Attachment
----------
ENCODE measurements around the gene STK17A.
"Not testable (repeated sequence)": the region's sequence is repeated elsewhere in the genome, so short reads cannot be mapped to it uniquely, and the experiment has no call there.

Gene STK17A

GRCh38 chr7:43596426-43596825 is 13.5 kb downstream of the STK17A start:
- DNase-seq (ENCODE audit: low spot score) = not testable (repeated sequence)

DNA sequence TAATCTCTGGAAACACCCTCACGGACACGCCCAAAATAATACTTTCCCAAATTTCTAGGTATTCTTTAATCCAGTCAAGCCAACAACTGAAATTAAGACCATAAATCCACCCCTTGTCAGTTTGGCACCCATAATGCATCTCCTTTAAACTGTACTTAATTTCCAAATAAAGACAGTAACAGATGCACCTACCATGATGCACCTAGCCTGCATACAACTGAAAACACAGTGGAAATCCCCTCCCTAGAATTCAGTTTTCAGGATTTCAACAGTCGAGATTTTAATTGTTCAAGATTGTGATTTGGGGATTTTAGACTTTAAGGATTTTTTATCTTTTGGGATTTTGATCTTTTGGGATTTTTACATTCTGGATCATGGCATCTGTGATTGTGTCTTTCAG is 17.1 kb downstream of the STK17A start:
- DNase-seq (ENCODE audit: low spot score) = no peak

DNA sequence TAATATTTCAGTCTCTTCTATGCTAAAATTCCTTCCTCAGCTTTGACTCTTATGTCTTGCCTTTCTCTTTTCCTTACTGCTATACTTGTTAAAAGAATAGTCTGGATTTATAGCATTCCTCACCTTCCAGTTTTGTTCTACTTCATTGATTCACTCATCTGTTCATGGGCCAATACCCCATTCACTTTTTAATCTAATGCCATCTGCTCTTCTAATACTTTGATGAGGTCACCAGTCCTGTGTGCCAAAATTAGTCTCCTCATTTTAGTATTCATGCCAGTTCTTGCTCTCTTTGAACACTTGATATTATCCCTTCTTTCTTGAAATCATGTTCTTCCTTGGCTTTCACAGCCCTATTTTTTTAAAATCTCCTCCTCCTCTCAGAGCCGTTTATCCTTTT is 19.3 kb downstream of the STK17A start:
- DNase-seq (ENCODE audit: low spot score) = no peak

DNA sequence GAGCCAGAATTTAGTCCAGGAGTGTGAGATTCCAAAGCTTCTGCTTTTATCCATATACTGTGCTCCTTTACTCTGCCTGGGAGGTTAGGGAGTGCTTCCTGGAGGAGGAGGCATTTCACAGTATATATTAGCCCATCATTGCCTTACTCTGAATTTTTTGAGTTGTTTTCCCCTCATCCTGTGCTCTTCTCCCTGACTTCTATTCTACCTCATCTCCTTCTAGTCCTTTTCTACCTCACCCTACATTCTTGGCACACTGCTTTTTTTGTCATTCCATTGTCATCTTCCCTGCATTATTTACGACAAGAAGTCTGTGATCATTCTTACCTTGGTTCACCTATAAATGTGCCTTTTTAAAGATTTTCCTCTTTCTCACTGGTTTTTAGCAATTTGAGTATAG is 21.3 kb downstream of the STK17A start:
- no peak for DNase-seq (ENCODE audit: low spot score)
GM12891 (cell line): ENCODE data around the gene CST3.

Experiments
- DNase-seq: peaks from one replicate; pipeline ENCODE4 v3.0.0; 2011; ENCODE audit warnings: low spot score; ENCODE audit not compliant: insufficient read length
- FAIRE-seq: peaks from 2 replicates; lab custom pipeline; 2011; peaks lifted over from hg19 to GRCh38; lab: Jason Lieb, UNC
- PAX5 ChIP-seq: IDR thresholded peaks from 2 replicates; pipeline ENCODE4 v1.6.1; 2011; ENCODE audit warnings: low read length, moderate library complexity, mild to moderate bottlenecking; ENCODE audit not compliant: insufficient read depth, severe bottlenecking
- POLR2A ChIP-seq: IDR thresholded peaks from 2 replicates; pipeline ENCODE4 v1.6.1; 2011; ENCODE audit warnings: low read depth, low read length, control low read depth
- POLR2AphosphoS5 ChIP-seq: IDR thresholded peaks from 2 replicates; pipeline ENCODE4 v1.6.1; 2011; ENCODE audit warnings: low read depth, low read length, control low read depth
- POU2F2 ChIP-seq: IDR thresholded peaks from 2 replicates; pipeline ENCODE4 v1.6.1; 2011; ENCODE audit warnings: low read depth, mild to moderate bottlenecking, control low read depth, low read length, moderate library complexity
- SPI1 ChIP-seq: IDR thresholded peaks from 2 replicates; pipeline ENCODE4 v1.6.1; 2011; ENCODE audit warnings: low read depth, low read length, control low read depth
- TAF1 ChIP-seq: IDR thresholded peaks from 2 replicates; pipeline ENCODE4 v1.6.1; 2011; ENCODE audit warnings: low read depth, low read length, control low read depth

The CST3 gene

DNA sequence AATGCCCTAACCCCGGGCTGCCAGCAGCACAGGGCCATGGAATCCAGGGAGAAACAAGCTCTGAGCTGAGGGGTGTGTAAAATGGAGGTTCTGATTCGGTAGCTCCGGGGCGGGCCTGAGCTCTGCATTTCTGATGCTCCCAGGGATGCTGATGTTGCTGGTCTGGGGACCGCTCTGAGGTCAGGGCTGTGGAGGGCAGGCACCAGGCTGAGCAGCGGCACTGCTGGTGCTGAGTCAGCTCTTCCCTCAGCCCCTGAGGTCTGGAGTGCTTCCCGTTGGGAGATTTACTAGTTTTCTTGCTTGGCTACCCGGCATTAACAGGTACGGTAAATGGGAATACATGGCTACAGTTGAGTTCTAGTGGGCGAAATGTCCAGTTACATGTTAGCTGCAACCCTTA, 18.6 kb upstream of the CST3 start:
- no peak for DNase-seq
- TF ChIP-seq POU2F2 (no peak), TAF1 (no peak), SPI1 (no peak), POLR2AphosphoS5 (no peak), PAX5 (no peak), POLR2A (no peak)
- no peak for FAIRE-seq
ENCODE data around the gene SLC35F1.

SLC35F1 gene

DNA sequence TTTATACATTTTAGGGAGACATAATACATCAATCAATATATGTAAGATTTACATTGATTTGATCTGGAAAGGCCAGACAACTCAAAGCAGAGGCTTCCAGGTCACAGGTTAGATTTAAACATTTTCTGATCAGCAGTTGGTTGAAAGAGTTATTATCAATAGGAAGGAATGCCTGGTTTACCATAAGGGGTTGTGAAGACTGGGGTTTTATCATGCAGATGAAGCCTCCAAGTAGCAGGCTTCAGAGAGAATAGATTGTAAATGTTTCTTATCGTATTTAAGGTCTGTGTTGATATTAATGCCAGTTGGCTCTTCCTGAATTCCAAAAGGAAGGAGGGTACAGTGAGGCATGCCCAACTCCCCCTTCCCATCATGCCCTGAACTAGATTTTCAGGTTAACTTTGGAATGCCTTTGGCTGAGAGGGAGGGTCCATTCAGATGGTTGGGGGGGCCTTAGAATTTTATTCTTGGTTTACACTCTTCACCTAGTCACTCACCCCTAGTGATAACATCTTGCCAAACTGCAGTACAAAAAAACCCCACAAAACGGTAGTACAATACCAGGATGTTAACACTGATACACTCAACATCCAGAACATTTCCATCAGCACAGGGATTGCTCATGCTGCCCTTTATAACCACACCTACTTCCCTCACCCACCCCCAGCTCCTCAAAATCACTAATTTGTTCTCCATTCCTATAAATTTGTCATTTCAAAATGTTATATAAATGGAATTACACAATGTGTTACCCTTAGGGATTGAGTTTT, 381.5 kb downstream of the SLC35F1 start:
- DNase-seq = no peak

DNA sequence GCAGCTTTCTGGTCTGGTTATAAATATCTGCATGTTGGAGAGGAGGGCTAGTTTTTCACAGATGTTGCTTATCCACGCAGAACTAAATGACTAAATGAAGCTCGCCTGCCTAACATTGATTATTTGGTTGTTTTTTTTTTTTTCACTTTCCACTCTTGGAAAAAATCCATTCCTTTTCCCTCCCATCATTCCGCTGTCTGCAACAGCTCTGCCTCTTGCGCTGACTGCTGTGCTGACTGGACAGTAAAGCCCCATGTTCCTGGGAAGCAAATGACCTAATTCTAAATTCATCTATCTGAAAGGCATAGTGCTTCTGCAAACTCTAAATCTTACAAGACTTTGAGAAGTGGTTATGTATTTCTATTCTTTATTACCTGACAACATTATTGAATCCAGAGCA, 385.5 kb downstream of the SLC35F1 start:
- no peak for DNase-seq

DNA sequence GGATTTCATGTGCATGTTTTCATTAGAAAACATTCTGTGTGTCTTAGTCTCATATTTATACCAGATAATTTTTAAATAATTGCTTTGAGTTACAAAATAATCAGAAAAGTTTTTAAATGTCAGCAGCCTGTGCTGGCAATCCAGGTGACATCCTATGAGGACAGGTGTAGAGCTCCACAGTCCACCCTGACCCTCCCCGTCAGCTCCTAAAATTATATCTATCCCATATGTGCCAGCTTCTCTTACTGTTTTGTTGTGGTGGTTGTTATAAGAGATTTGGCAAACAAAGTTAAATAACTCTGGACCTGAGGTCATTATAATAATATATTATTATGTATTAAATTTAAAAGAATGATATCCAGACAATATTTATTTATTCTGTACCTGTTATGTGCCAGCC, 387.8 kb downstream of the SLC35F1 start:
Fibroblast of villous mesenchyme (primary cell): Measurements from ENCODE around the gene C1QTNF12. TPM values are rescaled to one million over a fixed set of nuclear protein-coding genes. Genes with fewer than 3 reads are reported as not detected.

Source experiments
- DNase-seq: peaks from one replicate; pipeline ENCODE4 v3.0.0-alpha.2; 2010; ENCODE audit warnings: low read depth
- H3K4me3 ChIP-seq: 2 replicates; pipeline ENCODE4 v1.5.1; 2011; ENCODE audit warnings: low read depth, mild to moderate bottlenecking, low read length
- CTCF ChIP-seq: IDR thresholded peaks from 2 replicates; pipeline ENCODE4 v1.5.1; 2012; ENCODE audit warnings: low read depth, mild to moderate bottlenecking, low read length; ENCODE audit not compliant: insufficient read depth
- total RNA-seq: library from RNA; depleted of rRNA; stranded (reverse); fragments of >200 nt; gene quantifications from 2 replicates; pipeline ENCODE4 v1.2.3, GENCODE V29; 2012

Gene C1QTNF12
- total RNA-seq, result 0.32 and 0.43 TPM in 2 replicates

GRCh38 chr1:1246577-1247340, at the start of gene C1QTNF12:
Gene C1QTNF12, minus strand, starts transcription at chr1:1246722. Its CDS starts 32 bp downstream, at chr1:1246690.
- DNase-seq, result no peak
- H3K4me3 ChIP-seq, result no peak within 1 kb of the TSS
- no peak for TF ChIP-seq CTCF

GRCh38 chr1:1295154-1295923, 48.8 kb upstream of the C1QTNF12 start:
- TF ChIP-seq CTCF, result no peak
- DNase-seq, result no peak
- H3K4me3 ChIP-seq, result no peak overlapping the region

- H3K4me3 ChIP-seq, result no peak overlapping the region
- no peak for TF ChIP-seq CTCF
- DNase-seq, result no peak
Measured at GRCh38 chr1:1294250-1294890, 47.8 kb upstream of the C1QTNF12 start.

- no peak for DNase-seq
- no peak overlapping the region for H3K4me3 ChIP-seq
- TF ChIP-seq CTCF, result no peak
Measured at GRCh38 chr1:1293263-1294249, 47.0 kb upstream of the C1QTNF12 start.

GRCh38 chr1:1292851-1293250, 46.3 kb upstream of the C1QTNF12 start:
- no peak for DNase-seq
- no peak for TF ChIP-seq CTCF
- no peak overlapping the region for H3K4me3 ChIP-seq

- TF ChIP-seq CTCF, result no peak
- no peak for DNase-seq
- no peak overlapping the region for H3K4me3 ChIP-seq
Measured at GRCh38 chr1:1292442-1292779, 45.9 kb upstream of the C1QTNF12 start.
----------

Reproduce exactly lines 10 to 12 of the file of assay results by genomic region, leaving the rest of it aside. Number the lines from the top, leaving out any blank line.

DNA sequence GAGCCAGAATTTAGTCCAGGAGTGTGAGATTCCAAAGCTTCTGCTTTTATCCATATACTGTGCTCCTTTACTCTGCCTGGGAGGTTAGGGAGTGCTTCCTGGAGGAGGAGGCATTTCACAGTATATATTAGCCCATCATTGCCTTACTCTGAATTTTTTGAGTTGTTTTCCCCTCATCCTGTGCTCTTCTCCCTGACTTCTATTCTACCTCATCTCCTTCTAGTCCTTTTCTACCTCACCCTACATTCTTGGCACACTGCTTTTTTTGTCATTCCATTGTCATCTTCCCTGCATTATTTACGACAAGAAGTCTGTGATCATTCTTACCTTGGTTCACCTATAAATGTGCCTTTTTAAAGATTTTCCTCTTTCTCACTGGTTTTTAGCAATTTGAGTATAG is 21.3 kb downstream of the STK17A start:
- no peak for DNase-seq (ENCODE audit: low spot score)
GM12891 (cell line): ENCODE data around the gene CST3.